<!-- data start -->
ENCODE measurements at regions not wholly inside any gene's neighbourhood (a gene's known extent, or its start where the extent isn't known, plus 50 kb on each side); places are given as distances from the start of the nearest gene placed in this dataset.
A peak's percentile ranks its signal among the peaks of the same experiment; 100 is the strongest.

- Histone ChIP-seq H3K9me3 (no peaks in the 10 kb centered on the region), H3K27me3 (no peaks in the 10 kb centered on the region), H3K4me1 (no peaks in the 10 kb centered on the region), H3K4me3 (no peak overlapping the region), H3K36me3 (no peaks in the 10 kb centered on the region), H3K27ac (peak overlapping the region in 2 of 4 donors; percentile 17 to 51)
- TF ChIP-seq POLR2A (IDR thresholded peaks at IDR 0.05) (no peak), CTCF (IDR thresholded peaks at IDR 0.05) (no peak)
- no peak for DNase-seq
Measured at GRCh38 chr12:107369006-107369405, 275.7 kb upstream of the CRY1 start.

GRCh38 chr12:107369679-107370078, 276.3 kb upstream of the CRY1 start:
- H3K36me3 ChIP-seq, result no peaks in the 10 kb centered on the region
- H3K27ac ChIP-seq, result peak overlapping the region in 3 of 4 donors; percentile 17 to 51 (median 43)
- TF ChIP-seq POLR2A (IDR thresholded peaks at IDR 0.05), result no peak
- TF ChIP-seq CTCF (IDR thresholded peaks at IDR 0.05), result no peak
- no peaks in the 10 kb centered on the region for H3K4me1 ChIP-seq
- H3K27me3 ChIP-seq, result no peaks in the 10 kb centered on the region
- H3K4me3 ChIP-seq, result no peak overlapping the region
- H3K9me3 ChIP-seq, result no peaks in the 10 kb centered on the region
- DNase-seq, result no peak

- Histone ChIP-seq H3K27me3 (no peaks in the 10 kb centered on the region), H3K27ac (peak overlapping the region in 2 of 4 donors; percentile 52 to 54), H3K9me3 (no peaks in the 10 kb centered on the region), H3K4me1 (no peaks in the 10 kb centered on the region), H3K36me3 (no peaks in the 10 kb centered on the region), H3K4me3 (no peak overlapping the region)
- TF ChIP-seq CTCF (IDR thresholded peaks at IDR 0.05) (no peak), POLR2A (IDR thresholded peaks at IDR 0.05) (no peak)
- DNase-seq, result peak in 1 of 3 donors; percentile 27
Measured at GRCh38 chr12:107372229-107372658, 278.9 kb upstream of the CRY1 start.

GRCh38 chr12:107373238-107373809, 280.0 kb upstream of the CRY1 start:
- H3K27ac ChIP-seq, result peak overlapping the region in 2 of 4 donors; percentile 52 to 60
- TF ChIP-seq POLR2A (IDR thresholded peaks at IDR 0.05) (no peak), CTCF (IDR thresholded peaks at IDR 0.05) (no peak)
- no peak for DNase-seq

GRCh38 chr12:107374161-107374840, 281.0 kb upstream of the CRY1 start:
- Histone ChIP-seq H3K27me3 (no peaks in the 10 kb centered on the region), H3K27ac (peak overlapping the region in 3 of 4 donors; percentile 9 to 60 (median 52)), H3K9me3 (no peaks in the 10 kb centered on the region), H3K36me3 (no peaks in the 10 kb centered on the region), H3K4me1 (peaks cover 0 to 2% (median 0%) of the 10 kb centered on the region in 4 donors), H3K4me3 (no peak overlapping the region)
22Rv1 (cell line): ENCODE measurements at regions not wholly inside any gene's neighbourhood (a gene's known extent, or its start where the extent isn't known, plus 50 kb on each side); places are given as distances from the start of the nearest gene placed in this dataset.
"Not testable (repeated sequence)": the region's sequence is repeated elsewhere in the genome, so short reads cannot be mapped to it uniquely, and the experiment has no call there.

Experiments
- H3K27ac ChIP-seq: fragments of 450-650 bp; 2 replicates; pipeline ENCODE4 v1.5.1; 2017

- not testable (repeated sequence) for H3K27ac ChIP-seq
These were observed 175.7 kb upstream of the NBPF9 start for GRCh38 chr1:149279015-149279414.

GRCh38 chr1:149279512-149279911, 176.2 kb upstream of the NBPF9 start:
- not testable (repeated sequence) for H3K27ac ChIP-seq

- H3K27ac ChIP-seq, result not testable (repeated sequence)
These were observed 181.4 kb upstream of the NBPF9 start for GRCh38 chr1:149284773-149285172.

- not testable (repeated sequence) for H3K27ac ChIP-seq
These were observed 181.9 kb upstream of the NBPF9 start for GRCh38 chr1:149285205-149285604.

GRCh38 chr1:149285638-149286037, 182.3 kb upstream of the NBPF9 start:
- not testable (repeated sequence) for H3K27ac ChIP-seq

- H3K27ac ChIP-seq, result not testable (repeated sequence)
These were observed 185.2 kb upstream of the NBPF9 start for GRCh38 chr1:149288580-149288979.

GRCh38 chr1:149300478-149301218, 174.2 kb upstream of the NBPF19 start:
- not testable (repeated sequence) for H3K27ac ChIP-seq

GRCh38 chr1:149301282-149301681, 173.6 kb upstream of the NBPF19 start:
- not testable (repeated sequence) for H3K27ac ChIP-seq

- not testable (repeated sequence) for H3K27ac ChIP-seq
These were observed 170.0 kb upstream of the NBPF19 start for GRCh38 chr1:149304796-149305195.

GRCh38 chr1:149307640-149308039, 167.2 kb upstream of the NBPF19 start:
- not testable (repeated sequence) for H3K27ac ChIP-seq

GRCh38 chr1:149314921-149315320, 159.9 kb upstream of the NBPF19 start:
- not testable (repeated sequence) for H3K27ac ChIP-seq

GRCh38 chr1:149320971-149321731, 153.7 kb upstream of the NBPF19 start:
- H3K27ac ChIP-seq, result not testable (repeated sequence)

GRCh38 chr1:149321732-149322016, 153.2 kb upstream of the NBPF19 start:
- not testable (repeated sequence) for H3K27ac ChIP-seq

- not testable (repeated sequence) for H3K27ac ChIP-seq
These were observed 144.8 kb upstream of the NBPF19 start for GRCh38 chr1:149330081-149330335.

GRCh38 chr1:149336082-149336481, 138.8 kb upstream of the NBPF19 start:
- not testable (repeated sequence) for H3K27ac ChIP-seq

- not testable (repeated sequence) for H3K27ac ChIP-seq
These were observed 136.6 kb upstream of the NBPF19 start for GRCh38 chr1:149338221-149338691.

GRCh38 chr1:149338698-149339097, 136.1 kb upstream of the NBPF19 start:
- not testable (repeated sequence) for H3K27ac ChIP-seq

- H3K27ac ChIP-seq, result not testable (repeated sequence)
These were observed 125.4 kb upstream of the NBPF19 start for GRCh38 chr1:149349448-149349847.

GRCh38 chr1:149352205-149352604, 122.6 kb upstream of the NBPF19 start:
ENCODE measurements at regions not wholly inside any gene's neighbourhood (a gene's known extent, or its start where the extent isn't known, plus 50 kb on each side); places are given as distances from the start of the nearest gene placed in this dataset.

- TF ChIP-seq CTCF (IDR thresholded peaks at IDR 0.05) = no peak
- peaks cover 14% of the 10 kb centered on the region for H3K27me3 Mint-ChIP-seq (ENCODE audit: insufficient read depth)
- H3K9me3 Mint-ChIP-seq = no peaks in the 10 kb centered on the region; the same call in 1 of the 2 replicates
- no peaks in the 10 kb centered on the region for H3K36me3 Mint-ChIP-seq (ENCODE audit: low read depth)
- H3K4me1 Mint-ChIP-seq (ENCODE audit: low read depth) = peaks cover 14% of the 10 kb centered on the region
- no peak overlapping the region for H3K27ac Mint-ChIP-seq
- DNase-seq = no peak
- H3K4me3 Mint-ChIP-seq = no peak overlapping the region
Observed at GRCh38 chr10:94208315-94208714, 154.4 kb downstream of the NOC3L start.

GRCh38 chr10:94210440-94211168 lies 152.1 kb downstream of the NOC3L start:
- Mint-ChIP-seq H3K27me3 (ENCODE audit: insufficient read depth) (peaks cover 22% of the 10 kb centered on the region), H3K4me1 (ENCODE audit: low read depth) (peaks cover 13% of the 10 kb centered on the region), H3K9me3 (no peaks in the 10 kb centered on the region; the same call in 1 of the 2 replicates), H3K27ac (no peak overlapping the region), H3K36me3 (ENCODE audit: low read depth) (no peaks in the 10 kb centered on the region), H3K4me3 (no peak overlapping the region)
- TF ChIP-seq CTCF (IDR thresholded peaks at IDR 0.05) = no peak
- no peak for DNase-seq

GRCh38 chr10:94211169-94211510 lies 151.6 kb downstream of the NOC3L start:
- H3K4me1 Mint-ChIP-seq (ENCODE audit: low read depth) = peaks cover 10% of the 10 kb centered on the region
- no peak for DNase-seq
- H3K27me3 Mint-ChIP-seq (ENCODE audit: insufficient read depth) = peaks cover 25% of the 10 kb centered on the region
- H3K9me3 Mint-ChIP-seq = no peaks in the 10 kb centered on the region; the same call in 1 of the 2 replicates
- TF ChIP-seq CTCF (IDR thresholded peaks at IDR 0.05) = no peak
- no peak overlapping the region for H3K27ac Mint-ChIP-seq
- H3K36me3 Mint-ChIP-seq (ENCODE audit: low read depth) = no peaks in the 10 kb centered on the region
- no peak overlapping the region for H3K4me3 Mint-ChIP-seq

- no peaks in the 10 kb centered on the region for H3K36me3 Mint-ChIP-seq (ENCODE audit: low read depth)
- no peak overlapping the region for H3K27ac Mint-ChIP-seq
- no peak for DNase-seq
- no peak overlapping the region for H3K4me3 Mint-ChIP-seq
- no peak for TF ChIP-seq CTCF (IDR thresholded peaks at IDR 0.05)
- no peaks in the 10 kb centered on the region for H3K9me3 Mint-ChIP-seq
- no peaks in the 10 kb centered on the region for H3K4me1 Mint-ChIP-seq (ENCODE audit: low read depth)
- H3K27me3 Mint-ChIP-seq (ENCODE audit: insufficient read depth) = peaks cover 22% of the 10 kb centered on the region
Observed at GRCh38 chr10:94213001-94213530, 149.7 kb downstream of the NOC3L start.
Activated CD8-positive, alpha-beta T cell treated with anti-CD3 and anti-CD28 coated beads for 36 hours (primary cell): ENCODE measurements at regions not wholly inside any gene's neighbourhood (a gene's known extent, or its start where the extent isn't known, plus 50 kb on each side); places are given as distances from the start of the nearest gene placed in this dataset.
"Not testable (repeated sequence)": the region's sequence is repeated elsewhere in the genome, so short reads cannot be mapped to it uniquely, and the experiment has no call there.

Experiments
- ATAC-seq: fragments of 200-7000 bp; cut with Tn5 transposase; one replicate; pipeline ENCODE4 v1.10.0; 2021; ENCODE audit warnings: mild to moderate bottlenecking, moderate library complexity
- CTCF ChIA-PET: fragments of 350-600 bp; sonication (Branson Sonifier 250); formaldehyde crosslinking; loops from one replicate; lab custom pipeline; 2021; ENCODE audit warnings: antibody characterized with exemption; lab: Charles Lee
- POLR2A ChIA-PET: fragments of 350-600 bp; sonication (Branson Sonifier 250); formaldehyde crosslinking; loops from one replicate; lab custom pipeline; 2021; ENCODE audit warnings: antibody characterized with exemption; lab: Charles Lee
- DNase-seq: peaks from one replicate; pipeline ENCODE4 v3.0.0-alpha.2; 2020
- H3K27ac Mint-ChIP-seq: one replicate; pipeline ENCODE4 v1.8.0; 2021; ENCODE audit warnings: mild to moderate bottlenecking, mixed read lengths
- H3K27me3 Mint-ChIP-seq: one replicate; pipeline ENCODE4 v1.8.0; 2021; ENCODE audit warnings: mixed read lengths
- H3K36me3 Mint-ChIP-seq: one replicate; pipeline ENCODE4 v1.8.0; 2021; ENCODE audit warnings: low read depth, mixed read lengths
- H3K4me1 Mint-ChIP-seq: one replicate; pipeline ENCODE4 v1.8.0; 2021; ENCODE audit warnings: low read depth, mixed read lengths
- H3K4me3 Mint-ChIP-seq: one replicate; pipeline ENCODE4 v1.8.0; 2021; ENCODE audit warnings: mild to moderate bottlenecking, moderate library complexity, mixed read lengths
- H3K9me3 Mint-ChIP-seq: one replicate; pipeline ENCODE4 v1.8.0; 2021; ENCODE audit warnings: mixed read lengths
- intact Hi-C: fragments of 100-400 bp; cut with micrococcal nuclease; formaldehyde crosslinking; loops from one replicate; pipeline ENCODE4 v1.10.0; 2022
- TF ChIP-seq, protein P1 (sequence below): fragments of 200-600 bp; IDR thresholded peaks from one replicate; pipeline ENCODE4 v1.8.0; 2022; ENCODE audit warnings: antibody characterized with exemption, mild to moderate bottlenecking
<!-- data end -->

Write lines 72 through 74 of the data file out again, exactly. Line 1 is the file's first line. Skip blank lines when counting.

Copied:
- no peaks in the 10 kb centered on the region for H3K36me3 Mint-ChIP-seq (ENCODE audit: low read depth)
- H3K4me1 Mint-ChIP-seq (ENCODE audit: low read depth) = peaks cover 14% of the 10 kb centered on the region
- no peak overlapping the region for H3K27ac Mint-ChIP-seq